In situ electron microscopy experiments on MWNTsWalt A. de Heer, Philippe Poncharal, R. Nitsche, and Z.L. Wang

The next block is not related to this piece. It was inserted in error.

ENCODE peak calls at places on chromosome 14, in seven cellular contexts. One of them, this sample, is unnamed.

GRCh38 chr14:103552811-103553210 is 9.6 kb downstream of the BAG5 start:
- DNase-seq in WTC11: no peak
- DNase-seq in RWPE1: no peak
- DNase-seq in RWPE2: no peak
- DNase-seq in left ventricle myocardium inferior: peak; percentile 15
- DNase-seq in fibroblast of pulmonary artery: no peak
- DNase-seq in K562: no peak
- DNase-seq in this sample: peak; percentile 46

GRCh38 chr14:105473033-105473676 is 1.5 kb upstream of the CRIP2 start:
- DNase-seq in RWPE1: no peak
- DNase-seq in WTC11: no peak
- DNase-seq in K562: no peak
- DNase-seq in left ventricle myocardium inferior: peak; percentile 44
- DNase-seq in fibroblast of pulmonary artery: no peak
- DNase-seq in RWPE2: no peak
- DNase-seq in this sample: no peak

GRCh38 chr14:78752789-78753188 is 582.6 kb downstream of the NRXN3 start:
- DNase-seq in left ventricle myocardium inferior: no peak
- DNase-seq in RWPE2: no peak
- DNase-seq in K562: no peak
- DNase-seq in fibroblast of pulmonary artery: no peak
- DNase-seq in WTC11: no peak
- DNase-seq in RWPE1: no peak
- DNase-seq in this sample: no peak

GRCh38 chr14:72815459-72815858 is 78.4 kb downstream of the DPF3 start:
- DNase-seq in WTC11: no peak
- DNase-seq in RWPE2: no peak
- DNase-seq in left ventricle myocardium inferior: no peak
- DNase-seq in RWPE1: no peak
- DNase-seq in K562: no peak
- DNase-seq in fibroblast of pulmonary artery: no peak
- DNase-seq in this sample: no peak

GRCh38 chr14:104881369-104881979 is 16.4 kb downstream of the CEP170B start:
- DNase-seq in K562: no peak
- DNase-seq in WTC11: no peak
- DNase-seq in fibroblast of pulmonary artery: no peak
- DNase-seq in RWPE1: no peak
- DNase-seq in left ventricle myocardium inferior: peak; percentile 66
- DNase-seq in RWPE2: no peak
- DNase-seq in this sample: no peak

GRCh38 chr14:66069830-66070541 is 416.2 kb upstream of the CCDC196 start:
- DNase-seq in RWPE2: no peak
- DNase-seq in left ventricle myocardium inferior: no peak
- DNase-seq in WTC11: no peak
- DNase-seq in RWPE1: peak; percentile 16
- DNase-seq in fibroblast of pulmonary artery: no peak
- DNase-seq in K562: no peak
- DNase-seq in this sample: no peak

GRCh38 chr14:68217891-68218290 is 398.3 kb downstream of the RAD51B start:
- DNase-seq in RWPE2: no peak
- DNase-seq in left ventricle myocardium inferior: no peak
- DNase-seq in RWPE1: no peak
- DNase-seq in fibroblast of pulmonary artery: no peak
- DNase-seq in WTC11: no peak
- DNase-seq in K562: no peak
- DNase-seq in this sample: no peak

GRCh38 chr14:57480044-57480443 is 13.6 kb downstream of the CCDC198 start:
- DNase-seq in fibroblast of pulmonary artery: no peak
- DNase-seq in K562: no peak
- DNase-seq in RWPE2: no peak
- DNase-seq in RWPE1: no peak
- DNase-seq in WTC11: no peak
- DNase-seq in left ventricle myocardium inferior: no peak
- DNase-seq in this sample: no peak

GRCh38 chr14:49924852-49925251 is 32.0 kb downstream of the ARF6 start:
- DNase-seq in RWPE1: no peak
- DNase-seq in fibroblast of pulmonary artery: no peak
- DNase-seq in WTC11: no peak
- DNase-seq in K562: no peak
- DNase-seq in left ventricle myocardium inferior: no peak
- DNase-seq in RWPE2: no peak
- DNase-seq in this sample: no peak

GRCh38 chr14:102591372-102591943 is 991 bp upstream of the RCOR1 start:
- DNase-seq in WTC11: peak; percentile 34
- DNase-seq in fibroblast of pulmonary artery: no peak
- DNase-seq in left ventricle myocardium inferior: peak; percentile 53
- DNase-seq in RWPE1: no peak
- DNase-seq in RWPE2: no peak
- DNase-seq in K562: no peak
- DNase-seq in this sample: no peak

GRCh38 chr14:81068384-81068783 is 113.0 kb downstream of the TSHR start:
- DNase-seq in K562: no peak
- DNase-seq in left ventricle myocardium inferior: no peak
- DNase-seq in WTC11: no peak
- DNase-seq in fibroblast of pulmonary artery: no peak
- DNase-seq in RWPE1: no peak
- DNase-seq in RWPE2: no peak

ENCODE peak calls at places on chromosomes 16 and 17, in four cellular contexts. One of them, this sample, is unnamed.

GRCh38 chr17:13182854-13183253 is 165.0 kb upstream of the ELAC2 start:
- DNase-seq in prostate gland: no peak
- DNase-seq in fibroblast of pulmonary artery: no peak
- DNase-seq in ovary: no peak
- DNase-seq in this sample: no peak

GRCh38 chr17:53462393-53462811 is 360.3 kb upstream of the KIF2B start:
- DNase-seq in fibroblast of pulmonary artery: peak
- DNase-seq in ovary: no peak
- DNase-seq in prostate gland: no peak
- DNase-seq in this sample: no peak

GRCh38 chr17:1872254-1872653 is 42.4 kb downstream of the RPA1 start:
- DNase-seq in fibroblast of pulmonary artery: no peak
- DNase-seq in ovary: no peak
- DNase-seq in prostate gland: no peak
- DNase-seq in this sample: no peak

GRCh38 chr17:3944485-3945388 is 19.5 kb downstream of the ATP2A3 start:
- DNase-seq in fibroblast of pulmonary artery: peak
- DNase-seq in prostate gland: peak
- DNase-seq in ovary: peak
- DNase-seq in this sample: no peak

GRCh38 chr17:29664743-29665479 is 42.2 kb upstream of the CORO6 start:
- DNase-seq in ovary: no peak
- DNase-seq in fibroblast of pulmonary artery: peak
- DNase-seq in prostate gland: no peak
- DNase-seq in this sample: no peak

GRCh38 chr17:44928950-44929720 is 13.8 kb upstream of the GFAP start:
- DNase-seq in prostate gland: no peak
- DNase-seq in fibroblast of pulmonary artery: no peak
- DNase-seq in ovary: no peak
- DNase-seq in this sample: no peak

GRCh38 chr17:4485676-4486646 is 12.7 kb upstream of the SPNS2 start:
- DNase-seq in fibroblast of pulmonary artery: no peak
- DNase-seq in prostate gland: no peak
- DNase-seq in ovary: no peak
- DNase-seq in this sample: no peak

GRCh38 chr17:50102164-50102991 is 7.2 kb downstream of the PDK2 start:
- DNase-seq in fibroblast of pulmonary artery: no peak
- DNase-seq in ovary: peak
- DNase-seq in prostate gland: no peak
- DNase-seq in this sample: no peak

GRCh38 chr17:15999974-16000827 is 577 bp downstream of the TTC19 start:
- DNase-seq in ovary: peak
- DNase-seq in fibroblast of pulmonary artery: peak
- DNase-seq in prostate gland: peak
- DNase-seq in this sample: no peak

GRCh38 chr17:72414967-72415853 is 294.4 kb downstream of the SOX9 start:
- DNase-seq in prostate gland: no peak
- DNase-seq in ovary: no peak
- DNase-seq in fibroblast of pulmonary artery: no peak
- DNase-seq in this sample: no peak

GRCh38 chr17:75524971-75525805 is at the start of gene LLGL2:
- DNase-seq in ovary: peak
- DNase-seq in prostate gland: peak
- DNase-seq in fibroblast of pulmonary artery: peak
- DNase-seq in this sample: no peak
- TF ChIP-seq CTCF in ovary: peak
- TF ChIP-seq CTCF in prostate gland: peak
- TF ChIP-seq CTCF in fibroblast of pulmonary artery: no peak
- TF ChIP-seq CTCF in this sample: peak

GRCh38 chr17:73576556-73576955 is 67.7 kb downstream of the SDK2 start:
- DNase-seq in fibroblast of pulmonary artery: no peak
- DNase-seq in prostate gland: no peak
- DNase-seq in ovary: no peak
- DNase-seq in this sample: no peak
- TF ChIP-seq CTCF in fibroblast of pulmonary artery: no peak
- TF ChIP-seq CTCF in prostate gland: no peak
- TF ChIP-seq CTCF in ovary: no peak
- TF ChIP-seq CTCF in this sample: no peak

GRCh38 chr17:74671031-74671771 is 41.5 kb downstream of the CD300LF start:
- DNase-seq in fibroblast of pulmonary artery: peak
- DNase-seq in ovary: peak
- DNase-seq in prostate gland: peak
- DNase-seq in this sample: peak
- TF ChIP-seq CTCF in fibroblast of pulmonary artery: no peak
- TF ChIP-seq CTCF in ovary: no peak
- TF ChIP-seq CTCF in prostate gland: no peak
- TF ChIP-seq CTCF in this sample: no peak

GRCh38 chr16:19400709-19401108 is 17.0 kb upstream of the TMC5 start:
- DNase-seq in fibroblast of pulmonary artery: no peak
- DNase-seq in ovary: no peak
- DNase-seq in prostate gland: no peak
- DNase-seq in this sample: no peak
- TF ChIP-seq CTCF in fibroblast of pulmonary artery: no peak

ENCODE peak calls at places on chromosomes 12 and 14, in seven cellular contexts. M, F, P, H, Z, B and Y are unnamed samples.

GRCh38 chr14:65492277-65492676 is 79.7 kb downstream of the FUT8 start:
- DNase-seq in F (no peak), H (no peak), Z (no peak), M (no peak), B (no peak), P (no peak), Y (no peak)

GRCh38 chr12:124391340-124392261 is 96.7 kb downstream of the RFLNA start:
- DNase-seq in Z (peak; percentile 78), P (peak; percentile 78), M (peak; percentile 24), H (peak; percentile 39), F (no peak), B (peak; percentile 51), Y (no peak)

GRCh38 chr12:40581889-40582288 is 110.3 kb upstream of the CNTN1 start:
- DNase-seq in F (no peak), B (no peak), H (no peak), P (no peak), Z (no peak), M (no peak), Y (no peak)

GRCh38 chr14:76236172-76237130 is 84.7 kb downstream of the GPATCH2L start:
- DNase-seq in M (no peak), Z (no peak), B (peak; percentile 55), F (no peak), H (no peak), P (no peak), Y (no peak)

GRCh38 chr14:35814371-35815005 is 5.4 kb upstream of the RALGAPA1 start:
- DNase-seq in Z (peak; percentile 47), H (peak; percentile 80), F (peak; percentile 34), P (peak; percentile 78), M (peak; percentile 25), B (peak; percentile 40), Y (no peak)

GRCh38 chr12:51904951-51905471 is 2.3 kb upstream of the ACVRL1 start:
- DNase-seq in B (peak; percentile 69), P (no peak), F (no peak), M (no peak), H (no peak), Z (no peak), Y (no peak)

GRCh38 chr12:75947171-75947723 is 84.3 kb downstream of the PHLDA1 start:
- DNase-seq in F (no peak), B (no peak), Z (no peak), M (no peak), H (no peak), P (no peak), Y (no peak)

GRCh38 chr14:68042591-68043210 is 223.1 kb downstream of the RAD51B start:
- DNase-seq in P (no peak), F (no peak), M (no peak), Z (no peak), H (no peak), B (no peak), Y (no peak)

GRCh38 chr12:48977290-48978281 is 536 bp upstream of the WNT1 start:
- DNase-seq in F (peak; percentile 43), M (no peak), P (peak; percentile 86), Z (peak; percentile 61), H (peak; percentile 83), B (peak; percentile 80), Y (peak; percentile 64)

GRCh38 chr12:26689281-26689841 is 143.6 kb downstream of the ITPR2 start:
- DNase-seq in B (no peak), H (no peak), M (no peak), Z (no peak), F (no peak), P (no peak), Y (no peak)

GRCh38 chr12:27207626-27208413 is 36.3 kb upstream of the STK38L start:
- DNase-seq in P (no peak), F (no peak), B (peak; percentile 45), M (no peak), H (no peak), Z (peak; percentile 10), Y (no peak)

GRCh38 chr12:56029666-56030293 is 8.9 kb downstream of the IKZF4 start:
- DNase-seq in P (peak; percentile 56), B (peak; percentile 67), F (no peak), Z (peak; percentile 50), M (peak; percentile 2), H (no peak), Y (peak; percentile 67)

Recent experiments on multiwalled carbon nanotubes in a transmission electron microscope have produced several remarkable results. The electrical contacting process of carbon nanotube fibers with a mercury droplet was monitored. These experiments verified the quantized conductance (previously observed under ambient conditions), and showed what occurs during the nanotube fiber conditioning process. Carbon nanotubes deflect when they are electrically charged near a grounded counter electrode. From the deflections it is concluded that most of the charge resides at the tip as would be expected for a conducting needle under similar circumstances. Oscillating electric fields applied to the nanotubes cause dynamic deflections and can be adjusted to produce resonances from which elastic properties can be derived. These experiments also show that thick tubes tend to be softer than thin tubes. We also demonstrate how a nanotube can be used to weigh object in the femtogram mass range. A nano-viscosity meter is also demonstrated.
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